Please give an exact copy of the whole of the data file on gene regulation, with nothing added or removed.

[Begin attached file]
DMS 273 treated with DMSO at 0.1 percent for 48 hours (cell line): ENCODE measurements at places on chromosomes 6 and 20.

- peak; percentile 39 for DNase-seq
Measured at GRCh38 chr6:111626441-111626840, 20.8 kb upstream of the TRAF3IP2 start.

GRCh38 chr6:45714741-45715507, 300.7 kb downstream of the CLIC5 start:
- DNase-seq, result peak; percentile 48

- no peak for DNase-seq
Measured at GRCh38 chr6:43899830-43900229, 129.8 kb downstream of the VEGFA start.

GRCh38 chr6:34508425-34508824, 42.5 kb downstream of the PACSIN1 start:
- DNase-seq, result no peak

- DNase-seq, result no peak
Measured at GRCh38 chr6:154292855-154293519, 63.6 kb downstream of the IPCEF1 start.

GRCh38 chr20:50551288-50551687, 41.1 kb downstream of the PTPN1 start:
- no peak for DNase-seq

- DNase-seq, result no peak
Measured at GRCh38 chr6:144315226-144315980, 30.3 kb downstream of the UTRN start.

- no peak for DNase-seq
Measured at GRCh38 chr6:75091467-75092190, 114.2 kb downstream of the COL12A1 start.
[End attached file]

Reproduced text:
DMS 273 treated with DMSO at 0.1 percent for 48 hours (cell line): ENCODE measurements at places on chromosomes 6 and 20.

- peak; percentile 39 for DNase-seq
Measured at GRCh38 chr6:111626441-111626840, 20.8 kb upstream of the TRAF3IP2 start.

GRCh38 chr6:45714741-45715507, 300.7 kb downstream of the CLIC5 start:
- DNase-seq, result peak; percentile 48

- no peak for DNase-seq
Measured at GRCh38 chr6:43899830-43900229, 129.8 kb downstream of the VEGFA start.

GRCh38 chr6:34508425-34508824, 42.5 kb downstream of the PACSIN1 start:
- DNase-seq, result no peak

- DNase-seq, result no peak
Measured at GRCh38 chr6:154292855-154293519, 63.6 kb downstream of the IPCEF1 start.

GRCh38 chr20:50551288-50551687, 41.1 kb downstream of the PTPN1 start:
- no peak for DNase-seq

- DNase-seq, result no peak
Measured at GRCh38 chr6:144315226-144315980, 30.3 kb downstream of the UTRN start.

- no peak for DNase-seq
Measured at GRCh38 chr6:75091467-75092190, 114.2 kb downstream of the COL12A1 start.